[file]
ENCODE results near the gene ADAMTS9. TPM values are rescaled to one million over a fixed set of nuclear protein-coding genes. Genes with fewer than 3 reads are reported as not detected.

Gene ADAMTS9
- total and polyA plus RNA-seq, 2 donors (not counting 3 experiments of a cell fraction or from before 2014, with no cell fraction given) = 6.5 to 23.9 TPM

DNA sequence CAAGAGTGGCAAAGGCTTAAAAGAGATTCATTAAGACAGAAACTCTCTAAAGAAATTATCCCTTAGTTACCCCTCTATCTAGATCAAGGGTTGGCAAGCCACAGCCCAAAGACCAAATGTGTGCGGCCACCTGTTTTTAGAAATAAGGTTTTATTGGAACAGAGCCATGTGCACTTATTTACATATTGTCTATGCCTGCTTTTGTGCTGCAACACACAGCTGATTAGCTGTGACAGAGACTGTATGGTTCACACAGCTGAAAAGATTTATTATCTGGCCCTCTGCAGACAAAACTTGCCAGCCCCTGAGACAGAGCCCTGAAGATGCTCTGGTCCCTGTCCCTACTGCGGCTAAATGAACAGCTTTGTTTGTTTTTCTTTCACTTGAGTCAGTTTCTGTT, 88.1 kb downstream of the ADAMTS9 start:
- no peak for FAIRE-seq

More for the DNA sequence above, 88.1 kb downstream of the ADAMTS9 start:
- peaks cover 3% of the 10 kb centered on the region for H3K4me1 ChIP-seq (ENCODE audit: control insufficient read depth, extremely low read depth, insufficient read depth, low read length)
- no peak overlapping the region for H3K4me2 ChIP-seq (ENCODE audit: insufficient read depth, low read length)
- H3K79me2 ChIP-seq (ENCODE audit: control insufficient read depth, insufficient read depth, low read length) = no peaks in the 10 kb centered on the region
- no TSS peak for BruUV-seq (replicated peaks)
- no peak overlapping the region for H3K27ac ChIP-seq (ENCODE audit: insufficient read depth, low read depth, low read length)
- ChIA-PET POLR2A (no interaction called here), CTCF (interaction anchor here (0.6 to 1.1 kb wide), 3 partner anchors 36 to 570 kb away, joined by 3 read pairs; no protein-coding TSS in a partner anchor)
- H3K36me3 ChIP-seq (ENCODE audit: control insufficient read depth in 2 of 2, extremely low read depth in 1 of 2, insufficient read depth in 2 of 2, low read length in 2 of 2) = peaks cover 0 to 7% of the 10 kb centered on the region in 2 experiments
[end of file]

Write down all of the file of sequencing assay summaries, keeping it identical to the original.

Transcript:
ENCODE results near the gene ADAMTS9. TPM values are rescaled to one million over a fixed set of nuclear protein-coding genes. Genes with fewer than 3 reads are reported as not detected.

Gene ADAMTS9
- total and polyA plus RNA-seq, 2 donors (not counting 3 experiments of a cell fraction or from before 2014, with no cell fraction given) = 6.5 to 23.9 TPM

DNA sequence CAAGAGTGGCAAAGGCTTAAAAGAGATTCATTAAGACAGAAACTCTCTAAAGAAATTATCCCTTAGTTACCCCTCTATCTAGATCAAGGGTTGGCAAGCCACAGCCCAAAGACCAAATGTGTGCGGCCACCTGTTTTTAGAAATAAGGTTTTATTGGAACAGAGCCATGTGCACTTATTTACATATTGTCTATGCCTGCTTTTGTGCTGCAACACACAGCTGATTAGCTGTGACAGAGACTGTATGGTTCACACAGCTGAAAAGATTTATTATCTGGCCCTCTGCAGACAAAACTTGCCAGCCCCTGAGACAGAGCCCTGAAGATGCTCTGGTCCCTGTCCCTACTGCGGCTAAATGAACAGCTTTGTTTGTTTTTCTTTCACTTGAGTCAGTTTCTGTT, 88.1 kb downstream of the ADAMTS9 start:
- no peak for FAIRE-seq

More for the DNA sequence above, 88.1 kb downstream of the ADAMTS9 start:
- peaks cover 3% of the 10 kb centered on the region for H3K4me1 ChIP-seq (ENCODE audit: control insufficient read depth, extremely low read depth, insufficient read depth, low read length)
- no peak overlapping the region for H3K4me2 ChIP-seq (ENCODE audit: insufficient read depth, low read length)
- H3K79me2 ChIP-seq (ENCODE audit: control insufficient read depth, insufficient read depth, low read length) = no peaks in the 10 kb centered on the region
- no TSS peak for BruUV-seq (replicated peaks)
- no peak overlapping the region for H3K27ac ChIP-seq (ENCODE audit: insufficient read depth, low read depth, low read length)
- ChIA-PET POLR2A (no interaction called here), CTCF (interaction anchor here (0.6 to 1.1 kb wide), 3 partner anchors 36 to 570 kb away, joined by 3 read pairs; no protein-coding TSS in a partner anchor)
- H3K36me3 ChIP-seq (ENCODE audit: control insufficient read depth in 2 of 2, extremely low read depth in 1 of 2, insufficient read depth in 2 of 2, low read length in 2 of 2) = peaks cover 0 to 7% of the 10 kb centered on the region in 2 experiments